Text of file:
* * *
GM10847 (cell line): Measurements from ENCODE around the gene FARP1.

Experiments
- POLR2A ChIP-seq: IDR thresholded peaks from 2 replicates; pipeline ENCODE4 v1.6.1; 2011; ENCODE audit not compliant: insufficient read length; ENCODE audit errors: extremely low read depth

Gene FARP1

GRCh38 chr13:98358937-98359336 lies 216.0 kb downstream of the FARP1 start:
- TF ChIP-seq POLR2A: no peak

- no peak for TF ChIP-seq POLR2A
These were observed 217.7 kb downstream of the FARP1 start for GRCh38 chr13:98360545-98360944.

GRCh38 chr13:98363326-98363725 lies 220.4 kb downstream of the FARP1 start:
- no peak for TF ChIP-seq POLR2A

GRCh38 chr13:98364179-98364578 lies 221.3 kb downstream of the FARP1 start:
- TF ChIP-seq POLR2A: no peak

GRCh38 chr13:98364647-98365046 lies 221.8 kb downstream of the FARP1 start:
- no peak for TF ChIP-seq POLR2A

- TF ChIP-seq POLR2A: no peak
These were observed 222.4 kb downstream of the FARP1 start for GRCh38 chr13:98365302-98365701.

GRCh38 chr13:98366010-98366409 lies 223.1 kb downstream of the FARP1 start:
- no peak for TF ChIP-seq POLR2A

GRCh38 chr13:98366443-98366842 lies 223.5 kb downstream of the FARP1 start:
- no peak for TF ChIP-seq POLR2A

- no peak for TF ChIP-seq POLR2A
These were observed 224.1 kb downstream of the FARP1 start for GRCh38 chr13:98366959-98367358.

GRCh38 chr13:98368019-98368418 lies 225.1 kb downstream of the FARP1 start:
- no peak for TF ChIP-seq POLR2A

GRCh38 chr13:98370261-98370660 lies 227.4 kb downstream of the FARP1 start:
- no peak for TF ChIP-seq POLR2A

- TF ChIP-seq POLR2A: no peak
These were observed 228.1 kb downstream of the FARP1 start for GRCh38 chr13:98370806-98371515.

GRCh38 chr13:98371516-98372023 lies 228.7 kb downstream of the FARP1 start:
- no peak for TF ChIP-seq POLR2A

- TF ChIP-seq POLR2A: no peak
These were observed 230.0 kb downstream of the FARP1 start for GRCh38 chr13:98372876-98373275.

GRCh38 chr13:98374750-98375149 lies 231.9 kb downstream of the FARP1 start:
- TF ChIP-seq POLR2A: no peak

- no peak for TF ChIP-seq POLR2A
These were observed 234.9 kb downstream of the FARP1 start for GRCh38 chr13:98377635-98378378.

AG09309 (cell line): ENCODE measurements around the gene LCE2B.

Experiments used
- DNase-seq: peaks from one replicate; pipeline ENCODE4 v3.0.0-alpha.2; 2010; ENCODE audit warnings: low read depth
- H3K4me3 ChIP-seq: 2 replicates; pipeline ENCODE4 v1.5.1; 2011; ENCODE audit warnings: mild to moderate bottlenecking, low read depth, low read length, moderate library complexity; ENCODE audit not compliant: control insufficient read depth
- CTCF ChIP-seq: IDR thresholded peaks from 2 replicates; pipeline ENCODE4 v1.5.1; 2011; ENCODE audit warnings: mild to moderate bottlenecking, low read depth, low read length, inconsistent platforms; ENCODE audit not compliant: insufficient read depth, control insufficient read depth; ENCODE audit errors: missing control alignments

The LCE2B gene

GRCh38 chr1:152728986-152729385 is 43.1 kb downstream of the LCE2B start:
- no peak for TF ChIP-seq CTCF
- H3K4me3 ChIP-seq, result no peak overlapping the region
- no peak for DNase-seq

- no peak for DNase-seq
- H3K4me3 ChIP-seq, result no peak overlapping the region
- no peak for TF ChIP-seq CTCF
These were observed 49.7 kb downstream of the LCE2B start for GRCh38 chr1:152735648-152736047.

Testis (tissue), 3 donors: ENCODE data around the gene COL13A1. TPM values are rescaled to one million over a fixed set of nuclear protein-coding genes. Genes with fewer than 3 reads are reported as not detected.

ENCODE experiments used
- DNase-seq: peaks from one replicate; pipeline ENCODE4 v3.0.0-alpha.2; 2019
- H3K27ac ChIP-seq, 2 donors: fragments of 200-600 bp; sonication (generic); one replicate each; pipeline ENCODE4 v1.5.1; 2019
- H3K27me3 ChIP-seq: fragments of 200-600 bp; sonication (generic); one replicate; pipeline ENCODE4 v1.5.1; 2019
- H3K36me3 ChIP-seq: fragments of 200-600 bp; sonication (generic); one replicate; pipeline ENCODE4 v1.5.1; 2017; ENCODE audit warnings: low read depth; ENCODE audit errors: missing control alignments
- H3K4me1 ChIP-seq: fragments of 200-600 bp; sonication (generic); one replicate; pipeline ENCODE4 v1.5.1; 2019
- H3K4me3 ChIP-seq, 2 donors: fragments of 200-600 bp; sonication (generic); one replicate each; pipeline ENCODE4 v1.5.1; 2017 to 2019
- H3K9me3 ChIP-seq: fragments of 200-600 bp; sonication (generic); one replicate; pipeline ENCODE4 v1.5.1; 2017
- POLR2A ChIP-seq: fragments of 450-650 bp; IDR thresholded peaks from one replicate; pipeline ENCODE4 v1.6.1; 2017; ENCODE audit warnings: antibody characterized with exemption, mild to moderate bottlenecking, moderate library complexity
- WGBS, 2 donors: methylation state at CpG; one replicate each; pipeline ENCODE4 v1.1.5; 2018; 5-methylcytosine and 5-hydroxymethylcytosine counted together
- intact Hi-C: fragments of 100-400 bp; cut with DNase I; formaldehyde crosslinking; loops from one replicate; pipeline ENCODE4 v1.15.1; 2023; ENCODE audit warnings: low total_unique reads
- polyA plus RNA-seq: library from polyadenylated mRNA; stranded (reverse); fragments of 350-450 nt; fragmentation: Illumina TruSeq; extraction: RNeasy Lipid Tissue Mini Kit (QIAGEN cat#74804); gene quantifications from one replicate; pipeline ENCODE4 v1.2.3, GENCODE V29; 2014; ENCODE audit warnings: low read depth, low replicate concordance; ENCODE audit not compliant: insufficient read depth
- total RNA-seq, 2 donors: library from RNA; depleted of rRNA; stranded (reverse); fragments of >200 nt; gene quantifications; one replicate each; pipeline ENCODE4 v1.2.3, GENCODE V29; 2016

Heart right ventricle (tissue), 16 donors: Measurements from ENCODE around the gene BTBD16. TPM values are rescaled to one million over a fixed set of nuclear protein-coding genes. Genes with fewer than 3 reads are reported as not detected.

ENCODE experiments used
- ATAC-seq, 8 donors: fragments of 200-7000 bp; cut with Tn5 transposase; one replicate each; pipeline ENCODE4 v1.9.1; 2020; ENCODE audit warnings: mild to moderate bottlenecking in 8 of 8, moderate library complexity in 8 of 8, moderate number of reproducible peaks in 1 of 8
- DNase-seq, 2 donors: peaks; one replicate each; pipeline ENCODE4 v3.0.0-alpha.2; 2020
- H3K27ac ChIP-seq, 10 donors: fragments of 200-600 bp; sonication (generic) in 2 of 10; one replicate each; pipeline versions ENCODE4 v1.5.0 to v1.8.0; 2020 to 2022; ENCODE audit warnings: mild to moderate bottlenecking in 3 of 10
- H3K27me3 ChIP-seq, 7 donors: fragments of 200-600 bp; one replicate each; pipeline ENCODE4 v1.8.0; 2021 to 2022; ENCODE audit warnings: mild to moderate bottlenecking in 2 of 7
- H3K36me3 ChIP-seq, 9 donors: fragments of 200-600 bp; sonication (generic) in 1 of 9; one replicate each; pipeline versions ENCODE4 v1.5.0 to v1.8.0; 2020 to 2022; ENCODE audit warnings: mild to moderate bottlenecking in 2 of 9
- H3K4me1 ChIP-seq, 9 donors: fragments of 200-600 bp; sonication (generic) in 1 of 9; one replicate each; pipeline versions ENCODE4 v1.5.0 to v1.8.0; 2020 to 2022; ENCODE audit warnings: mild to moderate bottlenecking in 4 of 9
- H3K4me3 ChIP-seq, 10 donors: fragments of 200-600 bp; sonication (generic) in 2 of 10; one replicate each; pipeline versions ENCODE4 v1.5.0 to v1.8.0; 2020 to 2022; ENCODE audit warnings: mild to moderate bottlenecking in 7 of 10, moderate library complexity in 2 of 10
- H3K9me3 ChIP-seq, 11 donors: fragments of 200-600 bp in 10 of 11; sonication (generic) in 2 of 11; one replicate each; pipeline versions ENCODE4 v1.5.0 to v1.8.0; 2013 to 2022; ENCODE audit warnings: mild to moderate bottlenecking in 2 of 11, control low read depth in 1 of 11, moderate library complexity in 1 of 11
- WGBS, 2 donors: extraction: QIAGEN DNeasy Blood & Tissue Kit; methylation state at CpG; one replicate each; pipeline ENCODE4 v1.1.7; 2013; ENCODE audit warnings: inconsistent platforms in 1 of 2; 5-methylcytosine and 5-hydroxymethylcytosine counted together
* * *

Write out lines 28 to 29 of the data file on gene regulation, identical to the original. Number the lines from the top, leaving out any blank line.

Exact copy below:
These were observed 228.1 kb downstream of the FARP1 start for GRCh38 chr13:98370806-98371515.

GRCh38 chr13:98371516-98372023 lies 228.7 kb downstream of the FARP1 start: